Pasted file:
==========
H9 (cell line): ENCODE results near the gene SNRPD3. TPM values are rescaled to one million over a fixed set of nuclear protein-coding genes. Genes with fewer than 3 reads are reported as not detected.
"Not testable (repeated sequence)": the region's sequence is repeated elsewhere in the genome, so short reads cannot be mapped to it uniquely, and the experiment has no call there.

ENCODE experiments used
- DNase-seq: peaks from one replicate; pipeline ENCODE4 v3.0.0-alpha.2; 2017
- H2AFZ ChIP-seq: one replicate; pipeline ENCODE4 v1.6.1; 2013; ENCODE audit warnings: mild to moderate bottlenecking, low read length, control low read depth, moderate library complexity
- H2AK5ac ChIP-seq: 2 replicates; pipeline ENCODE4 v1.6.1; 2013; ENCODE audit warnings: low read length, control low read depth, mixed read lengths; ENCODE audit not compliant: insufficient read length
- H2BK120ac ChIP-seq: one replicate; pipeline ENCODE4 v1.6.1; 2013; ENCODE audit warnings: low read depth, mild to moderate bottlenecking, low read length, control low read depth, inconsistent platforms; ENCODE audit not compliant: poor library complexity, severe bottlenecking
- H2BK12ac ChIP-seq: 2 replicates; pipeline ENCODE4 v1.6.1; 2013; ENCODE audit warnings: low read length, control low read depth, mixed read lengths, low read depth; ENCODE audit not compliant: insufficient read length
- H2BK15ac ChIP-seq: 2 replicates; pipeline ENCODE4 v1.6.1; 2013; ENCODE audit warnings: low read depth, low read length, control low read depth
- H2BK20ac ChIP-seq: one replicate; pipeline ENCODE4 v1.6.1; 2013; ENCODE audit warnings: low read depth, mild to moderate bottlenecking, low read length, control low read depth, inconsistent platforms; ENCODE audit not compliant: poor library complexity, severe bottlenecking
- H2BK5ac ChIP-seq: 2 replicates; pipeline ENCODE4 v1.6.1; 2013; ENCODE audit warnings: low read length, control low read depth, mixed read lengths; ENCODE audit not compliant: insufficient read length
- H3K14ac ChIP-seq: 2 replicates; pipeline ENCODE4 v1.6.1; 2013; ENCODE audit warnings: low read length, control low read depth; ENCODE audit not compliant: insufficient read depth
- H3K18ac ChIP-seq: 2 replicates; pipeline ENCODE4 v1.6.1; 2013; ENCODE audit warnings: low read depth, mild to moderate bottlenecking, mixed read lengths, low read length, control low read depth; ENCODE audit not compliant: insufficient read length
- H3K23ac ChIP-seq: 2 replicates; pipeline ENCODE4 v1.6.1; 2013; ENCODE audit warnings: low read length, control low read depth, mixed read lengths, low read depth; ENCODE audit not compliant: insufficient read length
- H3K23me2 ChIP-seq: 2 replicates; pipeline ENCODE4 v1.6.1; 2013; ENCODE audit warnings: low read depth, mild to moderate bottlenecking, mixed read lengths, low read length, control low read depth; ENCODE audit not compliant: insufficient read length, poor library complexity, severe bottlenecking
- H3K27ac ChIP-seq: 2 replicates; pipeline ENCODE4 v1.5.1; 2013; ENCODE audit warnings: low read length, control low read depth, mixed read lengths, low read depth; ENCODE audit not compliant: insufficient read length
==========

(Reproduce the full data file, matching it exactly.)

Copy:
H9 (cell line): ENCODE results near the gene SNRPD3. TPM values are rescaled to one million over a fixed set of nuclear protein-coding genes. Genes with fewer than 3 reads are reported as not detected.
"Not testable (repeated sequence)": the region's sequence is repeated elsewhere in the genome, so short reads cannot be mapped to it uniquely, and the experiment has no call there.

ENCODE experiments used
- DNase-seq: peaks from one replicate; pipeline ENCODE4 v3.0.0-alpha.2; 2017
- H2AFZ ChIP-seq: one replicate; pipeline ENCODE4 v1.6.1; 2013; ENCODE audit warnings: mild to moderate bottlenecking, low read length, control low read depth, moderate library complexity
- H2AK5ac ChIP-seq: 2 replicates; pipeline ENCODE4 v1.6.1; 2013; ENCODE audit warnings: low read length, control low read depth, mixed read lengths; ENCODE audit not compliant: insufficient read length
- H2BK120ac ChIP-seq: one replicate; pipeline ENCODE4 v1.6.1; 2013; ENCODE audit warnings: low read depth, mild to moderate bottlenecking, low read length, control low read depth, inconsistent platforms; ENCODE audit not compliant: poor library complexity, severe bottlenecking
- H2BK12ac ChIP-seq: 2 replicates; pipeline ENCODE4 v1.6.1; 2013; ENCODE audit warnings: low read length, control low read depth, mixed read lengths, low read depth; ENCODE audit not compliant: insufficient read length
- H2BK15ac ChIP-seq: 2 replicates; pipeline ENCODE4 v1.6.1; 2013; ENCODE audit warnings: low read depth, low read length, control low read depth
- H2BK20ac ChIP-seq: one replicate; pipeline ENCODE4 v1.6.1; 2013; ENCODE audit warnings: low read depth, mild to moderate bottlenecking, low read length, control low read depth, inconsistent platforms; ENCODE audit not compliant: poor library complexity, severe bottlenecking
- H2BK5ac ChIP-seq: 2 replicates; pipeline ENCODE4 v1.6.1; 2013; ENCODE audit warnings: low read length, control low read depth, mixed read lengths; ENCODE audit not compliant: insufficient read length
- H3K14ac ChIP-seq: 2 replicates; pipeline ENCODE4 v1.6.1; 2013; ENCODE audit warnings: low read length, control low read depth; ENCODE audit not compliant: insufficient read depth
- H3K18ac ChIP-seq: 2 replicates; pipeline ENCODE4 v1.6.1; 2013; ENCODE audit warnings: low read depth, mild to moderate bottlenecking, mixed read lengths, low read length, control low read depth; ENCODE audit not compliant: insufficient read length
- H3K23ac ChIP-seq: 2 replicates; pipeline ENCODE4 v1.6.1; 2013; ENCODE audit warnings: low read length, control low read depth, mixed read lengths, low read depth; ENCODE audit not compliant: insufficient read length
- H3K23me2 ChIP-seq: 2 replicates; pipeline ENCODE4 v1.6.1; 2013; ENCODE audit warnings: low read depth, mild to moderate bottlenecking, mixed read lengths, low read length, control low read depth; ENCODE audit not compliant: insufficient read length, poor library complexity, severe bottlenecking
- H3K27ac ChIP-seq: 2 replicates; pipeline ENCODE4 v1.5.1; 2013; ENCODE audit warnings: low read length, control low read depth, mixed read lengths, low read depth; ENCODE audit not compliant: insufficient read length